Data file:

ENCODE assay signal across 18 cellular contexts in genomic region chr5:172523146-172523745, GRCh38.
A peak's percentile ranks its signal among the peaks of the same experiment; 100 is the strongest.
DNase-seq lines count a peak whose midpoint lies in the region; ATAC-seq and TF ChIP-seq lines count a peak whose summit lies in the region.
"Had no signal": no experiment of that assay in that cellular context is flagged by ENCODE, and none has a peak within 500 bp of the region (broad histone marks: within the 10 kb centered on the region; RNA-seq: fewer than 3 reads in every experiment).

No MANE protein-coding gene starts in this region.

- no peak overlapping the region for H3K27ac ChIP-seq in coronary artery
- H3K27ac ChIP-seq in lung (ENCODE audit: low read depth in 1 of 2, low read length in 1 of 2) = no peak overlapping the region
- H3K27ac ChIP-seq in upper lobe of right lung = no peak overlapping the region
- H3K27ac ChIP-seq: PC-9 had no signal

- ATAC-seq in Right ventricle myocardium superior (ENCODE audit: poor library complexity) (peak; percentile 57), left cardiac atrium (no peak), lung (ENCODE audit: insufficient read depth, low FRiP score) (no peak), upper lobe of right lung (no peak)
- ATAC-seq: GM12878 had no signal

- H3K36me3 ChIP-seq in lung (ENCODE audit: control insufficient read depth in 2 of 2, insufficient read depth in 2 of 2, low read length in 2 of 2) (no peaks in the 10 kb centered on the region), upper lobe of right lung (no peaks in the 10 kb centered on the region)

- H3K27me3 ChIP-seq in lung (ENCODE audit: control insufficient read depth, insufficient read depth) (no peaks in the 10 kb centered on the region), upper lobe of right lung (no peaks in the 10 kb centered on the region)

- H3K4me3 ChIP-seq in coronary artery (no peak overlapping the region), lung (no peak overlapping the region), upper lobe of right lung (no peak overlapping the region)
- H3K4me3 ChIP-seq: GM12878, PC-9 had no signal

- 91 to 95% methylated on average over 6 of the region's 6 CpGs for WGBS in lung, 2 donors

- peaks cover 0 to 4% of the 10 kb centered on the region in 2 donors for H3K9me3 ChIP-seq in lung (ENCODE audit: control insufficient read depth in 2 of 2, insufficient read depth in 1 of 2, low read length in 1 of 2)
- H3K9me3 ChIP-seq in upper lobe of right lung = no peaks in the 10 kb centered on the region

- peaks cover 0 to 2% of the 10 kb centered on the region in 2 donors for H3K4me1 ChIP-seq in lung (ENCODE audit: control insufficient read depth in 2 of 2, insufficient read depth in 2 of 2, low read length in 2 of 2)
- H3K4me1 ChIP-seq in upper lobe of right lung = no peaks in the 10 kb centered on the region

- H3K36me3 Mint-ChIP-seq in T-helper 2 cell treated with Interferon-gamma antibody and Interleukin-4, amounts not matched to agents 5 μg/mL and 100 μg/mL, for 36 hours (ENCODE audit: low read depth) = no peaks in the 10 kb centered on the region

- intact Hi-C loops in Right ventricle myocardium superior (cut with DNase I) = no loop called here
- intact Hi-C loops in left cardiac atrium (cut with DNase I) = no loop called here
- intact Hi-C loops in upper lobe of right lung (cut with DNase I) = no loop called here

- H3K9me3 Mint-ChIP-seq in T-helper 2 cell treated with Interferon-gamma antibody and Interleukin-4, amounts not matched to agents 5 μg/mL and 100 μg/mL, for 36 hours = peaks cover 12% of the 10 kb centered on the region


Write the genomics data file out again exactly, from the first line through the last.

ENCODE assay signal across 18 cellular contexts in genomic region chr5:172523146-172523745, GRCh38.
A peak's percentile ranks its signal among the peaks of the same experiment; 100 is the strongest.
DNase-seq lines count a peak whose midpoint lies in the region; ATAC-seq and TF ChIP-seq lines count a peak whose summit lies in the region.
"Had no signal": no experiment of that assay in that cellular context is flagged by ENCODE, and none has a peak within 500 bp of the region (broad histone marks: within the 10 kb centered on the region; RNA-seq: fewer than 3 reads in every experiment).

No MANE protein-coding gene starts in this region.

- no peak overlapping the region for H3K27ac ChIP-seq in coronary artery
- H3K27ac ChIP-seq in lung (ENCODE audit: low read depth in 1 of 2, low read length in 1 of 2) = no peak overlapping the region
- H3K27ac ChIP-seq in upper lobe of right lung = no peak overlapping the region
- H3K27ac ChIP-seq: PC-9 had no signal

- ATAC-seq in Right ventricle myocardium superior (ENCODE audit: poor library complexity) (peak; percentile 57), left cardiac atrium (no peak), lung (ENCODE audit: insufficient read depth, low FRiP score) (no peak), upper lobe of right lung (no peak)
- ATAC-seq: GM12878 had no signal

- H3K36me3 ChIP-seq in lung (ENCODE audit: control insufficient read depth in 2 of 2, insufficient read depth in 2 of 2, low read length in 2 of 2) (no peaks in the 10 kb centered on the region), upper lobe of right lung (no peaks in the 10 kb centered on the region)

- H3K27me3 ChIP-seq in lung (ENCODE audit: control insufficient read depth, insufficient read depth) (no peaks in the 10 kb centered on the region), upper lobe of right lung (no peaks in the 10 kb centered on the region)

- H3K4me3 ChIP-seq in coronary artery (no peak overlapping the region), lung (no peak overlapping the region), upper lobe of right lung (no peak overlapping the region)
- H3K4me3 ChIP-seq: GM12878, PC-9 had no signal

- 91 to 95% methylated on average over 6 of the region's 6 CpGs for WGBS in lung, 2 donors

- peaks cover 0 to 4% of the 10 kb centered on the region in 2 donors for H3K9me3 ChIP-seq in lung (ENCODE audit: control insufficient read depth in 2 of 2, insufficient read depth in 1 of 2, low read length in 1 of 2)
- H3K9me3 ChIP-seq in upper lobe of right lung = no peaks in the 10 kb centered on the region

- peaks cover 0 to 2% of the 10 kb centered on the region in 2 donors for H3K4me1 ChIP-seq in lung (ENCODE audit: control insufficient read depth in 2 of 2, insufficient read depth in 2 of 2, low read length in 2 of 2)
- H3K4me1 ChIP-seq in upper lobe of right lung = no peaks in the 10 kb centered on the region

- H3K36me3 Mint-ChIP-seq in T-helper 2 cell treated with Interferon-gamma antibody and Interleukin-4, amounts not matched to agents 5 μg/mL and 100 μg/mL, for 36 hours (ENCODE audit: low read depth) = no peaks in the 10 kb centered on the region

- intact Hi-C loops in Right ventricle myocardium superior (cut with DNase I) = no loop called here
- intact Hi-C loops in left cardiac atrium (cut with DNase I) = no loop called here
- intact Hi-C loops in upper lobe of right lung (cut with DNase I) = no loop called here

- H3K9me3 Mint-ChIP-seq in T-helper 2 cell treated with Interferon-gamma antibody and Interleukin-4, amounts not matched to agents 5 μg/mL and 100 μg/mL, for 36 hours = peaks cover 12% of the 10 kb centered on the region